A Twitter account belonging to the nonprofit Six Californias tweeted on Monday that “#SixCalifornias will be submitting signatures in Sacramento tomorrow for placement on the November 2016 ballot. Stay tuned for coverage!”
On Tuesday, Draper told USA Today the campaign had garnered 1.3 million signatures, well over the approximately 808,000 needed.
Draper is a founding member of the venture capital firm Draper Fisher Jurvetson, known for its investments in successful growth ventures such as Hotmail, Baidu, Tesla Motors and Skype. Recently, Draper won the federal government’s auction of bitcoins once owned by online drugs portal Silk Road. He’s championed the political break-up of the state for over a year, but it’s taken until recently for the plan to gain some momentum.
A movement to split California into six states gained enough traction to land on the 2016 ballot. Other states have also tried, unsuccessfully, to split up. Find out which ones on USA NOW.
Draper and other supporters of the break-up argue that the state’s 38 million people would be better served by smaller governments and elected officials who would be able to work more closely with their constituents.
“If we have six Californias and we in effect dissolve the one we’ve got, those six allow us a new start,” Draper says in a video posted on the Six Californias website. Each state, which would have its own capital and legislature, would be able to write its own constitution.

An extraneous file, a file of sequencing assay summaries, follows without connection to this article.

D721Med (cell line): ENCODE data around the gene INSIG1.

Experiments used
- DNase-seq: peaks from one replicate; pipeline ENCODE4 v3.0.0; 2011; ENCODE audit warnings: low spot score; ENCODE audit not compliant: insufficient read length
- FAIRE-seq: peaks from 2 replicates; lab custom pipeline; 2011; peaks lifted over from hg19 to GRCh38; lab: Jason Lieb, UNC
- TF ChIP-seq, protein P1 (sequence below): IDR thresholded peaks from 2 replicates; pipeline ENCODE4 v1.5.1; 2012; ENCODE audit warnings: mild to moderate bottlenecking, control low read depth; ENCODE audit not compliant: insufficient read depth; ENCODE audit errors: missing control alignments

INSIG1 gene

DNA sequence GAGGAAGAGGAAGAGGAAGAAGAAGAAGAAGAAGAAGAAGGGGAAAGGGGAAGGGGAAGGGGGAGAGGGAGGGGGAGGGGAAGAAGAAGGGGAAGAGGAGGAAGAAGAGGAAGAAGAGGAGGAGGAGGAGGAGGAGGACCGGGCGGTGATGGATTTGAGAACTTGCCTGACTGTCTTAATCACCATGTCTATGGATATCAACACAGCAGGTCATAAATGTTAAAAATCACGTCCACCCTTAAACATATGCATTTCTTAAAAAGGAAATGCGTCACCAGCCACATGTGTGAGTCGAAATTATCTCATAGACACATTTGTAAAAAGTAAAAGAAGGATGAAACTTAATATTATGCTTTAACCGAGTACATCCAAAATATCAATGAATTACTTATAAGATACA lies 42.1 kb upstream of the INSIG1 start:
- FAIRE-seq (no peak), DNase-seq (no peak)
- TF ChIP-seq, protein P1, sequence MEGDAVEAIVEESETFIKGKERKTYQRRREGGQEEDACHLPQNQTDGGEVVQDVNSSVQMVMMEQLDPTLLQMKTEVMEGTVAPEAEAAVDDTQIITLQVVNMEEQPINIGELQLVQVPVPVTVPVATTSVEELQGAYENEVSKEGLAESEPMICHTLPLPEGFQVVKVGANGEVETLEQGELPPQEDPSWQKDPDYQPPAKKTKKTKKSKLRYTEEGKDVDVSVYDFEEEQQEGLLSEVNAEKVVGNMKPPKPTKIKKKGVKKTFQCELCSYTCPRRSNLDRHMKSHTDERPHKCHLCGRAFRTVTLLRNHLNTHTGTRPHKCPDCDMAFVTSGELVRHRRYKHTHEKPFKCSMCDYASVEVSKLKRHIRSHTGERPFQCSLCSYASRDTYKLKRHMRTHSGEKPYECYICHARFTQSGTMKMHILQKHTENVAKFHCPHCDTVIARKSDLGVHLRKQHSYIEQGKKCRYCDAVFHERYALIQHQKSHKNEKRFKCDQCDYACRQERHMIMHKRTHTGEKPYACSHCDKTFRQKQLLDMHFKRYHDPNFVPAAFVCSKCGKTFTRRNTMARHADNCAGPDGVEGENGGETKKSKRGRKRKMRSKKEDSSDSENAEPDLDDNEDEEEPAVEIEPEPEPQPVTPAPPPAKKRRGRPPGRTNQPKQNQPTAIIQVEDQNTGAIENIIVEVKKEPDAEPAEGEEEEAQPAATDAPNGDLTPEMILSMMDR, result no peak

The six carved out states would look like this:
Jefferson: The northern part of the state, including Humboldt and Mendocino counties.
North California: The wine country counties of Sonoma and Napa, as well as the Sierra Nevada region.
Silicon Valley: Including San Francisco, San Jose and most of what’s considered the San Francisco Bay Area.
Central California: The vast central valley farm region, including Tulare and Fresno counties.
West California: Including Santa Barbara and Los Angeles.
South California: Including what’s called the Inland Empire of San Bernadino and Riverside, plus San Diego.
The plan has met with resistance from California’s Democratic majority, and a Field Poll found 59% of Californians surveyed were against the plan, according to the San Francisco Chronicle.